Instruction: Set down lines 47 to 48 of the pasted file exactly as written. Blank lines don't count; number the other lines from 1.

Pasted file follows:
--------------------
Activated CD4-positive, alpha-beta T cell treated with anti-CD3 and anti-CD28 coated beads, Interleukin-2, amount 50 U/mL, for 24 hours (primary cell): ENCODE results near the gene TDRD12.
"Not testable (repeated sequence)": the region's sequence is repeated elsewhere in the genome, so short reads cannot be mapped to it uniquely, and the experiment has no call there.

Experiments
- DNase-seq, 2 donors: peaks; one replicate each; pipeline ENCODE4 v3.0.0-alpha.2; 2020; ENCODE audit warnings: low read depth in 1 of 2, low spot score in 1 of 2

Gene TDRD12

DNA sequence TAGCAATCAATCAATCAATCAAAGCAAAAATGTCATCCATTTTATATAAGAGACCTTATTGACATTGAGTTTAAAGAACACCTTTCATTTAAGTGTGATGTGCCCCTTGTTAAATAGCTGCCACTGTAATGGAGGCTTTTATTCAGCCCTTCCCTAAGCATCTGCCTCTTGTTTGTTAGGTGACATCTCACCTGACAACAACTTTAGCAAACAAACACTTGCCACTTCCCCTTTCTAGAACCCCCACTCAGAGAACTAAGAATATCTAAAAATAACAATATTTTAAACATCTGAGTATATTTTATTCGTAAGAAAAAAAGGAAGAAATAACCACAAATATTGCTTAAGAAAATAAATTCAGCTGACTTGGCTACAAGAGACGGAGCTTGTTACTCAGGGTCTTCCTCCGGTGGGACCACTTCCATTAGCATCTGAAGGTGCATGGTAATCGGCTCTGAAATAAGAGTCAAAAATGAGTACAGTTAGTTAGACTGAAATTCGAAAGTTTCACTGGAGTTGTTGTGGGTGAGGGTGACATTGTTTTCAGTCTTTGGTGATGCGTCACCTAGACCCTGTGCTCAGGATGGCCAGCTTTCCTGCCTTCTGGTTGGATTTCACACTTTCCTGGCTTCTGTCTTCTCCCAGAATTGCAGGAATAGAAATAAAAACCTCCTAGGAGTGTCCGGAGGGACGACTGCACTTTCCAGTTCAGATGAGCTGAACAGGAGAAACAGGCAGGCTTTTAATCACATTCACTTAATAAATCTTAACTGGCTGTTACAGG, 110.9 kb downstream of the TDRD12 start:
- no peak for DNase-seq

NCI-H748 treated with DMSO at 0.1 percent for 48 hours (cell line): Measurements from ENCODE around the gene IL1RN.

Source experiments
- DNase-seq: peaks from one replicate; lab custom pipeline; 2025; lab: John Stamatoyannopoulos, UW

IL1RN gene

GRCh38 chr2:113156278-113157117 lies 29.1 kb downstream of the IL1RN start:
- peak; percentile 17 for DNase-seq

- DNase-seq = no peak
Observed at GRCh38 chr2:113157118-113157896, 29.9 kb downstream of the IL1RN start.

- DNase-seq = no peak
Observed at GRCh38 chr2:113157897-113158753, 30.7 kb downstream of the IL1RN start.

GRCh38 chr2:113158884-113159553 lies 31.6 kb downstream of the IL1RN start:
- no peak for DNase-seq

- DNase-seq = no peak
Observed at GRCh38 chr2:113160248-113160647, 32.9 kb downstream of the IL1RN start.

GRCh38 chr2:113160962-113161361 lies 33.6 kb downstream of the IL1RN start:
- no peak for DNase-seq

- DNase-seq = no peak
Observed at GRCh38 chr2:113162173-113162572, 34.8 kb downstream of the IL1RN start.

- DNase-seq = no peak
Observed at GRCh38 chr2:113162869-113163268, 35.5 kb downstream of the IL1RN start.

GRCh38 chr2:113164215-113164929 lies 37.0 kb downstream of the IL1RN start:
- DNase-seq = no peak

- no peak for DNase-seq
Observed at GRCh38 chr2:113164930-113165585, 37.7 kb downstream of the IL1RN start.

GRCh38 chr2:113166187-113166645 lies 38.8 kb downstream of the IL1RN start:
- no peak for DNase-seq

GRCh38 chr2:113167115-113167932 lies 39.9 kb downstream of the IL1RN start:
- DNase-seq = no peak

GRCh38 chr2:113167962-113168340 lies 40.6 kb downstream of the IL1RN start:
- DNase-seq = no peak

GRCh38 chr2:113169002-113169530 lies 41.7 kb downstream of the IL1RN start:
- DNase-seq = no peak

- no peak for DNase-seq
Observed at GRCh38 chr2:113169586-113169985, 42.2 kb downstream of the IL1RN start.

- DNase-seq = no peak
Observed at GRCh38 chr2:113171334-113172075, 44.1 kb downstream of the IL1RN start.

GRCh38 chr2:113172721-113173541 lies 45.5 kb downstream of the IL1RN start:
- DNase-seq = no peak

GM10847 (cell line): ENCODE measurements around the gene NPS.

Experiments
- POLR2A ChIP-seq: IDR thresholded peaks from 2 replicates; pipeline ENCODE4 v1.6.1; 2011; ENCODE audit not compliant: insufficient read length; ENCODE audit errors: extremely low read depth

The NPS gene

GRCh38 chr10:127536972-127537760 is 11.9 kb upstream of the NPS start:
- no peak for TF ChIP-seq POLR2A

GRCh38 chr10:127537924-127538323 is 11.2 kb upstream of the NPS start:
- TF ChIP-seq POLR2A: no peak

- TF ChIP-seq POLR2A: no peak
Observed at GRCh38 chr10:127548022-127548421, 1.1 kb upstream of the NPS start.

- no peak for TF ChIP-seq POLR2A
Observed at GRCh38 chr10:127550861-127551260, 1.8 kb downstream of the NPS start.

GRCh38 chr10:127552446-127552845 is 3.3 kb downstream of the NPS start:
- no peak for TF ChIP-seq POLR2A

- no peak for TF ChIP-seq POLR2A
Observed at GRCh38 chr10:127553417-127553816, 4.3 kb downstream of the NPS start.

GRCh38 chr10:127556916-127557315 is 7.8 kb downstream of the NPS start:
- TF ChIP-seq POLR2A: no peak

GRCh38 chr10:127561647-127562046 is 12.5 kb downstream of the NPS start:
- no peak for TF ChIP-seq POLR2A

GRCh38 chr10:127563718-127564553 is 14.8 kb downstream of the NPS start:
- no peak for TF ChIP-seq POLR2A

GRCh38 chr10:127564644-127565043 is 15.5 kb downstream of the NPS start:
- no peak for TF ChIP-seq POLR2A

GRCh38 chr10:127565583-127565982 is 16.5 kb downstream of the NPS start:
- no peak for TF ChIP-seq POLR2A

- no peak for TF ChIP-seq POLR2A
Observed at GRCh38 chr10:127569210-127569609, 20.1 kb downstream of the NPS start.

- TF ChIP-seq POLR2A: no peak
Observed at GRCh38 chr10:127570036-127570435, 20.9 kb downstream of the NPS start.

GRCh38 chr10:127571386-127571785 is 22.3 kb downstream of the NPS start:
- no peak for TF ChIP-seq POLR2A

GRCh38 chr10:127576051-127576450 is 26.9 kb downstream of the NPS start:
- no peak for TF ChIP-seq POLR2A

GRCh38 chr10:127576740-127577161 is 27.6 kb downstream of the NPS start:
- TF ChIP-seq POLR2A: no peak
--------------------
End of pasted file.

Experiments
- POLR2A ChIP-seq: IDR thresholded peaks from 2 replicates; pipeline ENCODE4 v1.6.1; 2011; ENCODE audit not compliant: insufficient read length; ENCODE audit errors: extremely low read depth